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well-ascertained opinion of the day.
of a constitutional government should be | be inevitably referred for a decision to the armed with a power of resistence sufficient for its own preservation; nor do those powers which have been granted by the Constitution to each member of the government, exceed what is necessary to their independent existence. There could hardly, nevertheless, be observed a more fatal symptom, either in the conduct of a government or of a party, than a disposition manifested by them to allow the encroachment of executive upon judicial or legislative power. As it would be impossible to over-estimate the dangers which might follow upon an absorption of the power of the government by the legislative body, aiming at its own aggrandize
ment and the diminution of executive and judicial responsibility, so it would be equally impossible to overrate the perils, not only to State liberties, but even to individual rights, from the repeated election of a president, chosen, not for the administration of the laws, but for enforcing new and partial constructions of those laws. When, therefore, we are called upon to examine the merits of new measures, either of public economy or of national enterprise, we must withdraw ourselves from the atmosphere of interest; we must endeavor to place ourselves in sympathy with the genius and spirit of the nation. If the Constitution is silent or obscure upon a point of authority or competency, and we are pressed for a decision, there remains no other course but to go back to our origin, and from that to trace the rise of our polity; to observe what courses have led to aggrandizement, to peace, and prosperity, regarding always the fundamental laws as barriers and limits within which we are free to act, in all cases, as it may seem best for the nation. The Constitution does not provide for nor establish a system of political economy; it neither sustains nor forbids a tariff or a free trade, a bank or a sub-treasury, the annexation of a State, or the extension of public aid to national enterprises. It does not forbid the establishment of slavery in new territories, nor does it command such an establishment. All questions of this nature creating parties, whose majorities change from year to year, and whose opinions vary, as passion and enthusiasm and interest compel, must
For the formation of our own opinions, we must go back to first principles, as we may suppose them to have lain in the minds of our founders; and deduce, as they deduced, opinions of the propriety or impropriety of what is proposed. Let this be done by each succeeding generation, and there will arise in time, out of the united arguments and experience of many succeeding generations, a system of polity filling out the original design of our founders, extending the power of the Constitution where it is inoperative, interpreting its silence, and, in fine, executing its intention in its own peculiar spirit.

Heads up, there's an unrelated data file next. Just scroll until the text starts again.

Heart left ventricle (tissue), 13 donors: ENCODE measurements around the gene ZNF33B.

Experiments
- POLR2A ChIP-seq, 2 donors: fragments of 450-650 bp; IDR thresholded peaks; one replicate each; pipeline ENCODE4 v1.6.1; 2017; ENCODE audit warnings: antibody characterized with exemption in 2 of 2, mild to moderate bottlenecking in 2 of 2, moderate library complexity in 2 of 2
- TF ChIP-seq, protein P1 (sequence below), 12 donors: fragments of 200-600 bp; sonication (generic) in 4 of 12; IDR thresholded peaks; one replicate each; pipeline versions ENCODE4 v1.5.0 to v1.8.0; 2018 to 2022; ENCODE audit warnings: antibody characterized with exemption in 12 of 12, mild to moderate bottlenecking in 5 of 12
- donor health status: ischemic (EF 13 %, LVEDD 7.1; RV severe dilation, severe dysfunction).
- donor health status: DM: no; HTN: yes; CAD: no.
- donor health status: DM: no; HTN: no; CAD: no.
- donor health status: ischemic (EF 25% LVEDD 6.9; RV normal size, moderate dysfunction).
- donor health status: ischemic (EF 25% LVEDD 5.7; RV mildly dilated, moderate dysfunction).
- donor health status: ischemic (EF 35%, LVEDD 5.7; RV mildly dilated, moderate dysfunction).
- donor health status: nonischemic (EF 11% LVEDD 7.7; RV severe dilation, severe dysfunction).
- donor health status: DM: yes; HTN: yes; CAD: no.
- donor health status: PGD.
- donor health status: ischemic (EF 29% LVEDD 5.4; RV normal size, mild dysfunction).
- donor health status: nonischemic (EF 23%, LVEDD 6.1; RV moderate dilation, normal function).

Had the fathers inserted in that instrument any clause that might confer upon the general government the power of engaging in works of prospective improvement, it would have exceeded its intention, and have incurred the danger of violation by encroaching upon the changeable sphere of opinion.
If a class of powers had been given by it, under the general head of progress and improvement, authorizing Congress to appropriate funds for scientific expeditions, for the planting of colonies, for the construction of telegraphs, for the establishment of colleges and schools of science, for architectural outlay, for national roads, for the protection of commerce; if a clause had been inserted in the Constitution providing for works intended to increase the value of public lands, by railroads opening the western territories, by the construction of harbors for the augmentation of trade, by naval expeditions to extend our commerce in the southern and eastern seas; had these powers been directly conferred, together with an injunction upon congress to protect our agriculture and our manufactures by tariffs, to collect the dues of government in silver and gold, and to establish some particular form of bank or treasury, it would not have the force, encumbered with such details, that it now has, as a body of fundamental law, fixing the framework merely, and unchangeable powers of the government; leaving to the majority of the nation to determine for itself, from time to time, what works it will engage in, and what economy it will use.
We conceive that the great error of our politics has thus far lain in a continual reference to the Constitution for decisions in cases of mere expediency and policy, not contemplated by that instrument. Fundamental laws cannot be established, or rather, will not stand, if they are made to specify what shall, or shall not be done, in the detail of national economy. They do not point out the aims, they do not designate the purposes, the objects, but show only the right and wrong, the rules, and fixed forms of public conduct. I am not assisted by the moral law in resolving whether to engage in commerce or in manufacture; nor can the laws of the land determine whether the people shall become farmers or artisans. That is a barbarous and unrefined minuteness in a State constitution, which regulates the method of its treasury, the extent of its territory, or the shape or extent of its taxation. It is, perhaps, the most striking instance of human wisdom upon record, that our founders carefully abstained from even naming what is transient in government, and that they introduced into that instrument such things only as must always be observed while the nation continues to be a republic.